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Creativity coach, writing and creative process instructor, speaker, author of Around the Writer's Block: Using Brain Science to Write the Way You Want (Penguin/Tarcher 2012) and Dancing in the Dragon's Den (Red Wheel Weiser), Teaching Artist at the Loft Literary Center.

Can a Deadline Cure Writer’s Block?

Yes. And no.

There’s no doubt that a deadline creates urgency. Sometimes the urgency generates enough energy to propel a blocked writer out of paralysis and into action. Sometimes that action is writing.

But breaking out of paralysis doesn’t necessarily mean all resistance is gone. A paralyzed writer may move into action, but that action is more likely to be another form of resistance than actual writing.

You move from complete aphasia of staring at the blinking cursor by distracting yourself, popping out of the chair, remembering ten other things you need to do first, or getting perfectionistic and reworking the same section over and over, or becoming hyper-critical of yourself and others.

Even if the action is writing, it is extremely unlikely to be your best work. Urgency rarely crosses the chasm between being able to write something and being able to write effectively and creatively.

Better Under Pressure? Not Likely!

Many writers, especially undergrad and grad students, believe that they write best under pressure. Pressure does give them energy to get out of the initial inertia and get something on the page. But what they produce under pressure is not their best work, just the best they can do with the limited tools they have.

These students acknowledge that their “wait until the last minute approach” does not give them time to do more than proofread, if that. Relying on the last minute means there’s no time to revise and rewrite. Unless you’re Isaac Asimov, your first draft is never your best work.

Waiting until the last minute denies a writer the time needed to move through all stages of the creative process. You can write without moving through all the stages, but you can’t create truly original material. You just end up repeating and rephrasing what you’ve written before (or in the case of some undergrads, rearranging what other people have said without adding your own perspective and insight).

What pressure-driven writers typically have is not an effective writing method, but a coping mechanism based on incomplete understanding of the writing process and how their brains respond to stress.

Urgency Triggers the Limbic System

Urgency moves the writer into action via the limbic system, the mammal brain that relies on the fight-or-flight instinct. The limbic system doesn’t care about creativity; it cares only about keeping you alive and safe.

The cortex – the creative brain that recognizes new associations and makes new connections (along with analyzing the situation, predicting future outcomes from present actions, and other executive functions) – is simply not accessible when the limbic system in driving the bus.

When the limbic system is engaged, you can still walk, talk, write, etc., so you don’t always know immediately that your cortex has been preempted. But all your choices are instinctual and focused on survival. All your actions arise from behaviors you have practiced so much, you can do them on “auto-pilot.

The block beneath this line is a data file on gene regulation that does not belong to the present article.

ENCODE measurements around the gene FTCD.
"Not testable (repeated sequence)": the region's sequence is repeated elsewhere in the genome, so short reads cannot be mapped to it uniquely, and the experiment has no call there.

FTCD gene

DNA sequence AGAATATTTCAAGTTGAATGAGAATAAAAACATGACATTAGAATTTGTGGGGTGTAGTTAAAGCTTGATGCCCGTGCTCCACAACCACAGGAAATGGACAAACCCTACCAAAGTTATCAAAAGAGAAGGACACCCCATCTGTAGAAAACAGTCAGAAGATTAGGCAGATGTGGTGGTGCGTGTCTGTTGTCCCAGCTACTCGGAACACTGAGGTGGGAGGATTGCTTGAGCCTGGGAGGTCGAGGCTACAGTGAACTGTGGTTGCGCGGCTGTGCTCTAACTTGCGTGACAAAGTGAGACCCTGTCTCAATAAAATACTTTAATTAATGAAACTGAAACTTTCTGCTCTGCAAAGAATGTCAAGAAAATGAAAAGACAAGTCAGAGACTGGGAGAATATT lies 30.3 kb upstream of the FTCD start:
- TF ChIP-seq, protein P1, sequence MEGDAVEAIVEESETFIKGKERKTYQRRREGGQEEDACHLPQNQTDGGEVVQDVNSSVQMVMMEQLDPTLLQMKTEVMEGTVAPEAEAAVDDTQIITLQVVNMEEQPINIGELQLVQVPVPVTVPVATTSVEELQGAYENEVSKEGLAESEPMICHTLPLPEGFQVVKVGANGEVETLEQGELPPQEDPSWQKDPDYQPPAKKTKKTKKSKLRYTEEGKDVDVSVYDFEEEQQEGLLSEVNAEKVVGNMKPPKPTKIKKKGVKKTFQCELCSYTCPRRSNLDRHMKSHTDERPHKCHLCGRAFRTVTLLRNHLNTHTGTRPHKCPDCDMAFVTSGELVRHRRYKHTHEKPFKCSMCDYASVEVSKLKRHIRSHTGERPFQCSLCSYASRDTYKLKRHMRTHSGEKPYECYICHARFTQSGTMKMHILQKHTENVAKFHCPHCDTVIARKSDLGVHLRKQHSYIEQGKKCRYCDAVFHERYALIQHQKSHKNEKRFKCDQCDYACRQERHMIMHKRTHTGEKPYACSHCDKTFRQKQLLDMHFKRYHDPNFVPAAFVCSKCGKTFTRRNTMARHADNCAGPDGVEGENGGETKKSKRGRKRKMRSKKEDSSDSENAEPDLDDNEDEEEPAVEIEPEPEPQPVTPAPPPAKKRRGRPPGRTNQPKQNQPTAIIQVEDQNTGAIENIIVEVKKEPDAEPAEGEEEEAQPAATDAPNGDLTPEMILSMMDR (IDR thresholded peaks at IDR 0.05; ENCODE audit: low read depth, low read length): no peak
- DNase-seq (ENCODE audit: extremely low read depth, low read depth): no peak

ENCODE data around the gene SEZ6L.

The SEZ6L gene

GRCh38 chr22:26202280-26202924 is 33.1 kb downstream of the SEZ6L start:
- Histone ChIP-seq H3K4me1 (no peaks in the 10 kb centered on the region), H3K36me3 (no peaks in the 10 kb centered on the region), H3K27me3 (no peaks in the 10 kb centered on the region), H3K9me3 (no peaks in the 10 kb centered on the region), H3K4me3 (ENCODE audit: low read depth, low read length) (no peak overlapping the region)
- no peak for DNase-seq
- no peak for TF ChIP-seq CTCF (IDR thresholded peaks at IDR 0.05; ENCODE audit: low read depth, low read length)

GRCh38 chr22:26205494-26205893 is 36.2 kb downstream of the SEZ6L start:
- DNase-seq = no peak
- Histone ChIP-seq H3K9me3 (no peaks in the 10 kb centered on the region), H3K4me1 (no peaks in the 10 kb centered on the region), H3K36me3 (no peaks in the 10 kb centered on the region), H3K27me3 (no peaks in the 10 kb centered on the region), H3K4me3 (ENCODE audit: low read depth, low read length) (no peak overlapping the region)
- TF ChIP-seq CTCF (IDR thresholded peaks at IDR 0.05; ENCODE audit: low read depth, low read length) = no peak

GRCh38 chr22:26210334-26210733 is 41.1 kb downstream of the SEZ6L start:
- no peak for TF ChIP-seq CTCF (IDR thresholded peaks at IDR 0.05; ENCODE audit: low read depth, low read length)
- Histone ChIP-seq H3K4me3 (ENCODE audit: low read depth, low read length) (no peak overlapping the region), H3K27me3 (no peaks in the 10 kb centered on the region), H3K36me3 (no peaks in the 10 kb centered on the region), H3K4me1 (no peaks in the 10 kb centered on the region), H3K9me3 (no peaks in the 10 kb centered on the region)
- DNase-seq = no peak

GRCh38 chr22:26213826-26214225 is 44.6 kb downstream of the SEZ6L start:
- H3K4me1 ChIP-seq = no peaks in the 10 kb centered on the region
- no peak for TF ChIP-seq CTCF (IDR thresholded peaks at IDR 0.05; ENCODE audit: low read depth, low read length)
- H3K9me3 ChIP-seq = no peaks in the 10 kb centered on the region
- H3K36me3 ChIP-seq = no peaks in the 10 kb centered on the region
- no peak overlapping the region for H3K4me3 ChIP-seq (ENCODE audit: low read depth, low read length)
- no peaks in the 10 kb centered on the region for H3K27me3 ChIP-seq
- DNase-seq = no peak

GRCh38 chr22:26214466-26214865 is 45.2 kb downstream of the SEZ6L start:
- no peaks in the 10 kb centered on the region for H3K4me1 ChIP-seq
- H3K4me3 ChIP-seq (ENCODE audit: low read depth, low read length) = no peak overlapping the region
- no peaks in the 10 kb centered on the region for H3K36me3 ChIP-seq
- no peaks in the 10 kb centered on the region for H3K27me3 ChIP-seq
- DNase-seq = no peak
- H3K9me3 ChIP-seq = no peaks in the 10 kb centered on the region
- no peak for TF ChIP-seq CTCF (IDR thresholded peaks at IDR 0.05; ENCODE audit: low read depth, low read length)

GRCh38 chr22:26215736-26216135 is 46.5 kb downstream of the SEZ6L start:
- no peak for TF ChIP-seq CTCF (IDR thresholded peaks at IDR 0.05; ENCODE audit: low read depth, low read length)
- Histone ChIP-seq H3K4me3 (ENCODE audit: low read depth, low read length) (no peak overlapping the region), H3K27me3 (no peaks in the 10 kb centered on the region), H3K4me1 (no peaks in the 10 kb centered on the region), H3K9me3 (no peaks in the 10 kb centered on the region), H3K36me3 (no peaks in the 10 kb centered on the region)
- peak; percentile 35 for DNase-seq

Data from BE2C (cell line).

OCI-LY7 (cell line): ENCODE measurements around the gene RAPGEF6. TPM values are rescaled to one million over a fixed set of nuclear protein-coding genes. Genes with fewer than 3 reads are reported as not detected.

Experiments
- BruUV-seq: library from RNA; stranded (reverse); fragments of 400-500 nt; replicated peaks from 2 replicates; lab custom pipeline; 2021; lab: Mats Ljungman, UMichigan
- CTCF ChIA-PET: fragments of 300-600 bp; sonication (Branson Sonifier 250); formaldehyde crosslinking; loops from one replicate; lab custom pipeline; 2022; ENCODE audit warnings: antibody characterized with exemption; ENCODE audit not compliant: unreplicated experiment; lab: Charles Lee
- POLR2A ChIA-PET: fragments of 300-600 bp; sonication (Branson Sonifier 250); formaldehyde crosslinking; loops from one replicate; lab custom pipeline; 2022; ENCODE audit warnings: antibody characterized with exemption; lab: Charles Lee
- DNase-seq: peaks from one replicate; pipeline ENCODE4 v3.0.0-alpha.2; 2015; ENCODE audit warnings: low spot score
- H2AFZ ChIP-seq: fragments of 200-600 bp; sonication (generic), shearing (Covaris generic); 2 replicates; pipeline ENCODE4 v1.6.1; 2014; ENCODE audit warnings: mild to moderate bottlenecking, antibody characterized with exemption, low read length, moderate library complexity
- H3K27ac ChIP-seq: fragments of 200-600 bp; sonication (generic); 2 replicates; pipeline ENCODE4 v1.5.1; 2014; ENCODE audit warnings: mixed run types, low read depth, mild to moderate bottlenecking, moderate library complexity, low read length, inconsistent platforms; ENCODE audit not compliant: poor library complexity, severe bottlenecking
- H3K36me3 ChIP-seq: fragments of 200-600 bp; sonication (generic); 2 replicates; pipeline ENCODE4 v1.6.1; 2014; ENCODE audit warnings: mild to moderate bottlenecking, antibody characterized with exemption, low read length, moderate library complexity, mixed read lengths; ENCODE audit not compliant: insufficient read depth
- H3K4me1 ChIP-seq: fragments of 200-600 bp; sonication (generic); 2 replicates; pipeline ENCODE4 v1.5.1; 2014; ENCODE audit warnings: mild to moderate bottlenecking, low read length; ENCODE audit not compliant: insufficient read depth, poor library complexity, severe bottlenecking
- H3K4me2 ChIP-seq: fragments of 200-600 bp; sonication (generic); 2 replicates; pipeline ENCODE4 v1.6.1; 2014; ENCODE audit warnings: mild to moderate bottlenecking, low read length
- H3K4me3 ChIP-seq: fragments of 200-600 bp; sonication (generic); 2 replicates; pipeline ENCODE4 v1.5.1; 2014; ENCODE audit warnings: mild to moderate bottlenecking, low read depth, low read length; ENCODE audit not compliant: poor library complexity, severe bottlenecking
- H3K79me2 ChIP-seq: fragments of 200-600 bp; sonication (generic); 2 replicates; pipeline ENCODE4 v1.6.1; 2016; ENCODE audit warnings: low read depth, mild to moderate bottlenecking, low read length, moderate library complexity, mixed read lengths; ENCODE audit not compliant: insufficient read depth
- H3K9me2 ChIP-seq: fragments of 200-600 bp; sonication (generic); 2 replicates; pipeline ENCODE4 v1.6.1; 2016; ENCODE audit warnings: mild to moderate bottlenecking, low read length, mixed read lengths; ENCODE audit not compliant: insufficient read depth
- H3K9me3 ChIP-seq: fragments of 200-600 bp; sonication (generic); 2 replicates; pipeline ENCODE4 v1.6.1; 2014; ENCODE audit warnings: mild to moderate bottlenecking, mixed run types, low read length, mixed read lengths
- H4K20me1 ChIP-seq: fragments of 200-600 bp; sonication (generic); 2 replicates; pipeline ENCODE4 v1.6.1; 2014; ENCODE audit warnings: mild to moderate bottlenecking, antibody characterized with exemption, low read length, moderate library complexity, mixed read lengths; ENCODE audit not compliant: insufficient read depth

Even when you can write with your limbic system engaged, you will write in your habitual manner and without the benefit of new ideas, connections or associations. In other words, your writing cannot be creative, only derivative what you’ve done before.

Even Mastery Can’t Trump the Limbic System

Many of the claims that a deadline is the best cure for writer’s block come from seasoned journalists. They and other writers with years of experience, and hence mastery of their craft, can rely on their habitual writing patterns. But only IF they are writing about topics they’ve addressed before and only IF they don’t need a new perspective or new ideas, associations and connections.

Deadlines may cure writer’s block, but they rarely eliminate all resistance. A deadline without experience and appreciation for how to use the time you have to move through the stages of the creative process may be a cure for absolute writer’s block, but is a cure that is little better than the disease.

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8 Comments on “Can a Deadline Cure Writer’s Block?”

  1. mkelberer September 1, 2012 at 7:22 am #

    And it’s always a pleasure to read someone who can artfully and accurately toss in an Isaac Asimov reference. 🙂


  2. Joel D Canfield August 29, 2012 at 4:22 pm #

    I continue to be astonished how little thought people give to the difference between “work” and “good work” and “great work.” Thanks for making it brain-friendly, Rosanne.

    Love your Asimov reference 😉


  3. John McMullen August 29, 2012 at 1:14 pm #

    I was just listening to an old podcast by Dr. Ari Tuckman where he points out that folks with ADHD often require some kind of external stimulus to get them moving, such as a deadline. (Now, at no point does he suggest it will be good work, merely work.) The connection between ADHD (poor executive functioning), urgency and impulsivity strikes me as potentially fruitful. Do you know any work on it that I can look into?

    I love the book, by the way.




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